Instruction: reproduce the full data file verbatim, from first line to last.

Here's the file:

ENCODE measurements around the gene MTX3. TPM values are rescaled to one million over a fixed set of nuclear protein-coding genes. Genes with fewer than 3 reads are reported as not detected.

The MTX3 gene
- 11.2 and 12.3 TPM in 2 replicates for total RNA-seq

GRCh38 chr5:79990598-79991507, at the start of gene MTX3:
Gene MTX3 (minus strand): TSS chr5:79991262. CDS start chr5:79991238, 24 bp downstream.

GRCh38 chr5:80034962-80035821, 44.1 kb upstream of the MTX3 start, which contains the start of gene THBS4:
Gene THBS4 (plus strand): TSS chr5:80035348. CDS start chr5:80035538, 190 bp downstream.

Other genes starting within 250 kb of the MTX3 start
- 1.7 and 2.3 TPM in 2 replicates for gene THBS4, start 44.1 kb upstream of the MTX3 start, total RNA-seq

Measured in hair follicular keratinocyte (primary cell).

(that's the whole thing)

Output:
ENCODE measurements around the gene MTX3. TPM values are rescaled to one million over a fixed set of nuclear protein-coding genes. Genes with fewer than 3 reads are reported as not detected.

The MTX3 gene
- 11.2 and 12.3 TPM in 2 replicates for total RNA-seq

GRCh38 chr5:79990598-79991507, at the start of gene MTX3:
Gene MTX3 (minus strand): TSS chr5:79991262. CDS start chr5:79991238, 24 bp downstream.

GRCh38 chr5:80034962-80035821, 44.1 kb upstream of the MTX3 start, which contains the start of gene THBS4:
Gene THBS4 (plus strand): TSS chr5:80035348. CDS start chr5:80035538, 190 bp downstream.

Other genes starting within 250 kb of the MTX3 start
- 1.7 and 2.3 TPM in 2 replicates for gene THBS4, start 44.1 kb upstream of the MTX3 start, total RNA-seq

Measured in hair follicular keratinocyte (primary cell).